HPSLec3CLASS2010 - Human Problem Solving Lecture 3 AGENDA...

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Human Problem Solving Lecture # 3 AGENDA Associationistic Theory of Thinking A. Philosophy and Associationism B. Behaviorism and Associationism C. Edward Thorndike and Animal Problem Solving D. Application to Anagrams
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A. Philosophy and Associationism Associationism is the belief that mental life can be explained in terms of three basic components: (1)ideas; (2) links between ideas of different strengths; (3) and progressions of thoughts based on these strengths . The theory assumes that thought without sensory input is a stream of established associations determined by the strengths. Sensory input can change the direction by importing external ‘ideas’ into the mind but thought continues as a sequence. The theory traces back to Aristotle, and it was developed and elaborated greatly by the British philosophers in the 17 th and 18 th centuries.
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Aristotle’s Views on Memory Aristotle (384-322BC) wrote much about memory in De Memoria et Reminiscentia. Events in the world stream by but our minds store associations between the images of these events. His ‘laws of association’ have been much elaborated, and formalized in the 2500 years since Aristotle. Many psychological theorists have accepted modern versions of Aristotle's laws.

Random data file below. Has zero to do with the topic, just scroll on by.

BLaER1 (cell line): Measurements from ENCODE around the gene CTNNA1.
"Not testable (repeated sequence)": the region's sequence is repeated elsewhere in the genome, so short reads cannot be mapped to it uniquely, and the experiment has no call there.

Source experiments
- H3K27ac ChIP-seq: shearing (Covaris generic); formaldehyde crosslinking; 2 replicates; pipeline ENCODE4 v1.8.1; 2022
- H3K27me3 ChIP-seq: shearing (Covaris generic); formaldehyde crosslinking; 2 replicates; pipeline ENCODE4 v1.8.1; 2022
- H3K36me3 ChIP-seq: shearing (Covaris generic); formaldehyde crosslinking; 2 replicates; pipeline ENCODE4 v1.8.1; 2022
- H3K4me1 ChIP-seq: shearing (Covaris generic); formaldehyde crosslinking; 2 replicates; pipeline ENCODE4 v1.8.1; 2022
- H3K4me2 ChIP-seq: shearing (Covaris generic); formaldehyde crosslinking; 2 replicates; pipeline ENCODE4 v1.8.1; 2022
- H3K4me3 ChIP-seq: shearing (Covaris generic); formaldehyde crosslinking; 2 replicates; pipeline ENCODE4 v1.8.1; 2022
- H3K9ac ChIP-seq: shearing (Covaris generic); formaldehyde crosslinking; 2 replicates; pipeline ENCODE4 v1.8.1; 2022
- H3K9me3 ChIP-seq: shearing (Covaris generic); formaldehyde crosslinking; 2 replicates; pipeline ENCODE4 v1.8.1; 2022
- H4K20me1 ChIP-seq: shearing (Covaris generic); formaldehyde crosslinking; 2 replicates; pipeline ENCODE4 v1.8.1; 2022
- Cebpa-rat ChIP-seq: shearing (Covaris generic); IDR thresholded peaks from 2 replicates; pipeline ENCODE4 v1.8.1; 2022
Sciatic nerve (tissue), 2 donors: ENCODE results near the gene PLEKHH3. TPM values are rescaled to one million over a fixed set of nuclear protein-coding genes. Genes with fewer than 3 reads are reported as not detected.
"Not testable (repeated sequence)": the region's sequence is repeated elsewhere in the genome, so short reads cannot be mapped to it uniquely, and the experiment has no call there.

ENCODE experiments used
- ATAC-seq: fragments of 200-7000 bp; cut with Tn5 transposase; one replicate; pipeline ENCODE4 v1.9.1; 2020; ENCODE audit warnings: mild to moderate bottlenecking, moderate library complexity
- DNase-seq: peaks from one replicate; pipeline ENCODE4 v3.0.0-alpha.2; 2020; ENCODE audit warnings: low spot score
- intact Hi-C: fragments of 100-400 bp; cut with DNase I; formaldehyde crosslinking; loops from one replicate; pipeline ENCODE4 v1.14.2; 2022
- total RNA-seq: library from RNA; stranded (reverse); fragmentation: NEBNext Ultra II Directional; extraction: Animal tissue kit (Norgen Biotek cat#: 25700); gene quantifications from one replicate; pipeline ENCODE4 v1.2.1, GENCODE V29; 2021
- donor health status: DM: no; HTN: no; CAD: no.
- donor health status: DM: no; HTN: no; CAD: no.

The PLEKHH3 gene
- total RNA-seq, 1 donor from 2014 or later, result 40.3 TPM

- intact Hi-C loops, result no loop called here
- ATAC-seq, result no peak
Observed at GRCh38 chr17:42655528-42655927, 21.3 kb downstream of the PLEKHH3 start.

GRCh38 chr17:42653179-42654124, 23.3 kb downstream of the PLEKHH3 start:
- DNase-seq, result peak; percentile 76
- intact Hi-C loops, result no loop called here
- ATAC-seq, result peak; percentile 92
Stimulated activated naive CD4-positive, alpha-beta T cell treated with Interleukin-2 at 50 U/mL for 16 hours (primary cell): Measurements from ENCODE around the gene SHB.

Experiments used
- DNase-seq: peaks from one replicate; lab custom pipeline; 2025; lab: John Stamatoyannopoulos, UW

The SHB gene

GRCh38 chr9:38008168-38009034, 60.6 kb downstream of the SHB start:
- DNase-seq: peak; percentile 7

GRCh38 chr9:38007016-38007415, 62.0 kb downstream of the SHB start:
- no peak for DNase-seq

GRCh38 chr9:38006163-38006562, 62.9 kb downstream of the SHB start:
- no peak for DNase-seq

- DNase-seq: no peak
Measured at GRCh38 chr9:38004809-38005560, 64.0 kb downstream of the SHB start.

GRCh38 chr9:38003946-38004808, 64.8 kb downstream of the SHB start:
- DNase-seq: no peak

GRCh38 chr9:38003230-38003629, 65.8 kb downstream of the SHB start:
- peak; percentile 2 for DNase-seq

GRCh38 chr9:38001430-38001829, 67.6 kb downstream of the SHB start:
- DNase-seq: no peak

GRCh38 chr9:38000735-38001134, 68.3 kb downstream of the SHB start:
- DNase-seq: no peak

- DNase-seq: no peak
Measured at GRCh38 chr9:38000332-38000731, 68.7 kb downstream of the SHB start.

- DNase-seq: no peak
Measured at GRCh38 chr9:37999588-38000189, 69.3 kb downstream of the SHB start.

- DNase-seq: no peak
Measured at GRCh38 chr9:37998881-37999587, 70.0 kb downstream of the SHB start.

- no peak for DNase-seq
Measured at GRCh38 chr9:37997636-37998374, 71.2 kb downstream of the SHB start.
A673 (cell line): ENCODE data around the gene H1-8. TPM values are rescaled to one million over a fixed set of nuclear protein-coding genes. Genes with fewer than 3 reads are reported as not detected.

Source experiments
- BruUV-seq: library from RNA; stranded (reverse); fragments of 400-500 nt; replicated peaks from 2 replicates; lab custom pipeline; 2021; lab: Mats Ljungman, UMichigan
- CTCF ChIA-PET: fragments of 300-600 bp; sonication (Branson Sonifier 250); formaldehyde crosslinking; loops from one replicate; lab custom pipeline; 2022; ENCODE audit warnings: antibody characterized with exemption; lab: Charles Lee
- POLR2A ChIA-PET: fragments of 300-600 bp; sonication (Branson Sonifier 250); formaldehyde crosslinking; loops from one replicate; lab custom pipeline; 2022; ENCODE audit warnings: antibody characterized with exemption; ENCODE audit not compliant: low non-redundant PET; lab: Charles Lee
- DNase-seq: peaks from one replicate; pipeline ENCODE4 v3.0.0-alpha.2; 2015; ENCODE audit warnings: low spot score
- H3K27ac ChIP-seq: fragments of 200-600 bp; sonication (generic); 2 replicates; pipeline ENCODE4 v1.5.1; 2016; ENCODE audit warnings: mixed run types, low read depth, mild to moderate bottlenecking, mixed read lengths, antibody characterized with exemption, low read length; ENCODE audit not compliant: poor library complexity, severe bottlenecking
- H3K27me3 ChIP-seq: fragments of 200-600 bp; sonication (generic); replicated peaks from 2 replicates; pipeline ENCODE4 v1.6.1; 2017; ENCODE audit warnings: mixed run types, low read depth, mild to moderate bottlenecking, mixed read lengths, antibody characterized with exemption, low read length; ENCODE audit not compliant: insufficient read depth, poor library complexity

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Aristotle’s Associationism World events are sensed, perceived, and leave images. Images get associated in the mind. Thought is characterized by streams of images, and images tends to evoke associated images Laws of associating images 1. Contiguity in time and space 2. Similarity or contrast 3. Frequency 4. Part/whole Event E In World Senses Mental Image M E M A M B M C
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John Locke’s Associationism The British empiricist, John Locke, had the ‘Tabula Rasa’ idea- the mind at birth is like ‘white paper’, void of all characters, without any ideas.
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